A full German retreat was finally put into action as Hitler ordered a cessation of Operation Citadel. Not to leave well enough alone, the Soviet Air Force harassed the retreating Germans back across the Dniepr River. In the process, the Red Army went about setting up and securing key bridgeheads across the river.


By the end of August 1943, the Germans were well behind their original starting points and the Soviets claimed the ultimate victory. Operation Citadel was the inevitable turning point in the East and the beginning of the end of the German scourge into Russia. Kursk became the largest modern land battle of the time.

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Total Battle of Kursk Events: 18

1943
Monday
July 5th

The Germans enact Operation Citadel - the assault on the Kursk salient. The operation begins at 4:30am but major elements are delayed until 5:00am thanks to intense artillery attacks by the prepared Russians.

1943
Tuesday
July 6th

Soviet Marshal-General Rokossovsky and his Central Front army engage in a counter-attack against the German offensive. The counter-attack fails but is enough to slow the German 9th Army some. A measly 6 miles of territory is gained by the Germans.

1943
Wednesday
July 7th

German General Hoth and his 4th Panzer Army move into the salient, covering some 20 miles of territory. Their advantage brings them near Pokrovka.

1943
Saturday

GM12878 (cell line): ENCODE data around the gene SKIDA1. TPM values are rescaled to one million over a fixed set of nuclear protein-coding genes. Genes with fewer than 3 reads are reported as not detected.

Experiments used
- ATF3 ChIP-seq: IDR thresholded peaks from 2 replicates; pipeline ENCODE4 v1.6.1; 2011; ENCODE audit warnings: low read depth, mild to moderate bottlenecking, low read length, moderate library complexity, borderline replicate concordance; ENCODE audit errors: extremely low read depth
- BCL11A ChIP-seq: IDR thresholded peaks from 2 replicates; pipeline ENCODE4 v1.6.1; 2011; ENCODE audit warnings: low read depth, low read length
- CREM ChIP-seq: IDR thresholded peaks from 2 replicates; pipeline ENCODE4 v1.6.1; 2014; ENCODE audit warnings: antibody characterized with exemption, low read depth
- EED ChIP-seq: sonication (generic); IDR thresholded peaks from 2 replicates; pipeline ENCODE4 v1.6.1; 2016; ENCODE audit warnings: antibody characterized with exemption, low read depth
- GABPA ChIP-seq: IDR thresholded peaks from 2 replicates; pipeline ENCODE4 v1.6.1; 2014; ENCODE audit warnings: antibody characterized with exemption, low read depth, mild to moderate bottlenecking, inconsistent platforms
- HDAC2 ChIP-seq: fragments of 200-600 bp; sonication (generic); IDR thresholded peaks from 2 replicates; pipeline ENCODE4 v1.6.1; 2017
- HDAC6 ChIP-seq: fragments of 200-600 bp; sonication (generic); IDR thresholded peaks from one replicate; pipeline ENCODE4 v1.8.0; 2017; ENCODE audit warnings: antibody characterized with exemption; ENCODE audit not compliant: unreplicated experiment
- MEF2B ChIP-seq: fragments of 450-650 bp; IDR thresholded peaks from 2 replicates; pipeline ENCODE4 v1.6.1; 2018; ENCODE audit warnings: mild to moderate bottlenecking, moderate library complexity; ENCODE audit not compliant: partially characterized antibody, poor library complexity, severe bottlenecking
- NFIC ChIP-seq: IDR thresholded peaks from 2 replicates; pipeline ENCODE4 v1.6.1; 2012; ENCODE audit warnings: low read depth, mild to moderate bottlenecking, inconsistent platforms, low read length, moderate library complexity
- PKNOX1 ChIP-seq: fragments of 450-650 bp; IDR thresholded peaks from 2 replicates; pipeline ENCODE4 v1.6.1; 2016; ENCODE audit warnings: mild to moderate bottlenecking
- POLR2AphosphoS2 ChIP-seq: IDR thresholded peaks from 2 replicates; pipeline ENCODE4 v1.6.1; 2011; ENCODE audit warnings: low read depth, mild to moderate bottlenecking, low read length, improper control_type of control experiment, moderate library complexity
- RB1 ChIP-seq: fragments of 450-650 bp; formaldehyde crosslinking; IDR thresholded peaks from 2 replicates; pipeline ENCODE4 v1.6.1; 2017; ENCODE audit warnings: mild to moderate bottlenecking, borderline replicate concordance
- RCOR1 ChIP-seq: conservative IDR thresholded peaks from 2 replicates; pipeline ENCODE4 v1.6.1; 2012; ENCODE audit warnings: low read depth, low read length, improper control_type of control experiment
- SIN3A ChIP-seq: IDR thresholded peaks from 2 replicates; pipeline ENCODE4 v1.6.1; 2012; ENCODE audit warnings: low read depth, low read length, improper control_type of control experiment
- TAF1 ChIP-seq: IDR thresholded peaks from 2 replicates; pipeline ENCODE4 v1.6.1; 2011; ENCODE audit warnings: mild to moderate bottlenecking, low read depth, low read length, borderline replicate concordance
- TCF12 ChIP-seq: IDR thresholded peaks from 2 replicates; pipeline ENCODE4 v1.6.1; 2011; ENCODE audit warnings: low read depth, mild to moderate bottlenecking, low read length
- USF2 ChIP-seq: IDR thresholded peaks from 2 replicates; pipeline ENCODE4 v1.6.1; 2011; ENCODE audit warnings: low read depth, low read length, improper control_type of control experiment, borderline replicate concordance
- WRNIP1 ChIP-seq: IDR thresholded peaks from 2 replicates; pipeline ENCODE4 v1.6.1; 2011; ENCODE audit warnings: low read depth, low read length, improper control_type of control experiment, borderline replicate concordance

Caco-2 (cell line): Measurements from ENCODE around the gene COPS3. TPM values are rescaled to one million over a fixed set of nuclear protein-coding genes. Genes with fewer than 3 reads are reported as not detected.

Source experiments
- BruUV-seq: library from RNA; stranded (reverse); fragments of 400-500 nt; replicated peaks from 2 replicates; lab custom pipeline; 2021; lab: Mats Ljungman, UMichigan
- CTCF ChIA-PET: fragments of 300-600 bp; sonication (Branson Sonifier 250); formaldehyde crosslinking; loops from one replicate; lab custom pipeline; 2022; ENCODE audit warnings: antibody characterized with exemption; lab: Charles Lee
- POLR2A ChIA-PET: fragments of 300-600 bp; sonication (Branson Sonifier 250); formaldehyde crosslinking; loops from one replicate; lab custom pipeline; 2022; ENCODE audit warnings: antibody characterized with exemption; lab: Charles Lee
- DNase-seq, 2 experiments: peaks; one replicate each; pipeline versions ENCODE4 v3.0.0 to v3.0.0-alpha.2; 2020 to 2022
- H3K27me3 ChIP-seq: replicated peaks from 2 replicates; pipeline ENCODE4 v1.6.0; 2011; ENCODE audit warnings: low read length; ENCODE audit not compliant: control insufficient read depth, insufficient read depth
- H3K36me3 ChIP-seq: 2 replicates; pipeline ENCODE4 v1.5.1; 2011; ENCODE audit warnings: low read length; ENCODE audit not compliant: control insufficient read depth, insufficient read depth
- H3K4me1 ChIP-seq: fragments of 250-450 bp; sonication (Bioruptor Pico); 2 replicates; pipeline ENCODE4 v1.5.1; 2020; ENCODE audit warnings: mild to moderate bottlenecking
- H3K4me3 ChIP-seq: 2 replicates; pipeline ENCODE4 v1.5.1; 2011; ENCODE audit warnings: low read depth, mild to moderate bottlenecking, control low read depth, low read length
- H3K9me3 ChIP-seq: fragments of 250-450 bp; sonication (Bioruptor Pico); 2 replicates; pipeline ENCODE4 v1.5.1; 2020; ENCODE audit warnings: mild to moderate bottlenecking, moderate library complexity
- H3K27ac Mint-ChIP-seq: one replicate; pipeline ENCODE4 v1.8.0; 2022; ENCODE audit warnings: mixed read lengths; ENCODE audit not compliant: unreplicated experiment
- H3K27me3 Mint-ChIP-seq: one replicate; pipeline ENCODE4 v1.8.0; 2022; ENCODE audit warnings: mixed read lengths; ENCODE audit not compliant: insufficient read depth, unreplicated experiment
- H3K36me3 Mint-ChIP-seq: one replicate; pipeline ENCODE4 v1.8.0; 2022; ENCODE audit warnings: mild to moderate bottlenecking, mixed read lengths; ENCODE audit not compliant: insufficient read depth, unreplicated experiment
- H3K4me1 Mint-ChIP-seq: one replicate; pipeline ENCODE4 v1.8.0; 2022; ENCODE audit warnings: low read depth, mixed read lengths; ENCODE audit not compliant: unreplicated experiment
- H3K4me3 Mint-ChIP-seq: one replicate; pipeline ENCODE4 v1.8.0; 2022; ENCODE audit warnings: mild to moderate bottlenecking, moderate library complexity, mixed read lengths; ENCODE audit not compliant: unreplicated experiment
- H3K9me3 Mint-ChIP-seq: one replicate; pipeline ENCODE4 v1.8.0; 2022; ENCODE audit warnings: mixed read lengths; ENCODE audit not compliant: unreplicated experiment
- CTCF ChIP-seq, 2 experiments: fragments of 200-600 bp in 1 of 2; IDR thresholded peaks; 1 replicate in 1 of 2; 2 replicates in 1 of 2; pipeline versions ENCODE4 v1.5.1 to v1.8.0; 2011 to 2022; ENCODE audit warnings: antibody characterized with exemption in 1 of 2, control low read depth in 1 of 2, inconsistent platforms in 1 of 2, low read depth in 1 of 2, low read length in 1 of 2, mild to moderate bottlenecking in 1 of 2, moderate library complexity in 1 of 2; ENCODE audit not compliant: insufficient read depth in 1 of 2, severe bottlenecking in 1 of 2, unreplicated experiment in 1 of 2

July 10th

Soviet resistance to the German offensives is so intense that German General Hoth is forced to bring up his reserves and commit them to the fight. The advancing Germans are slowed evermore by the stinky Soviet defenders, also made up of deadly anti-tank teams.

1943
Sunday
July 11th

Soviet generals Zhukov and Vassilevky are given total control of the actions in and around Kursk by Stalin himself.

1943
Sunday
July 11th

The Soviet Bryansk Front northeast of Kursk moves in on German General Model's 9th Army.

1943
Monday
July 12th

The Soviets commit more tanks against Hoth and his 4th Panzer Army.

1943
Monday
July 12th

A huge battle involving more than 1,000 tanks of the German and Soviet armies duke it out near Pokrovka.

1943
Monday
July 12th

Soviet General Sokolosky moves against German Army Group Center and the 9th Army in a counter-offensive.

1943
Tuesday
July 13th

Adolph Hitler orders an end to Operation Citadel.

1943
Thursday
July 15th

Fighting in the Kursk salient officially ends.

1943
Friday
July 23rd

German Army forces are pushed back to their original starting positions by this date.

1943
Tuesday
August 3rd

Soviet forces of the Steppe, Voronezh and South-West Fronts initiate a new offensive against German Army Group South just outside of the Kursk salient.

1943
Thursday
August 5th

Soviet Army forces move towards Kharkov, liberating the city of Belgorod in the process.

1943
Monday
August 23rd

Kharkov is retaken by the Soviet Army.

1943
Monday
August 30th

German Army Group Center is in full retreat.

1943
Thursday
September 30th

The German Army falls as far back as the Dniepr River.

1943
Thursday
September 30th

By this date, the Soviet Army has established no less than five bridgeheads crossing the Dniepr River, keeping the Germans at bay for the time being.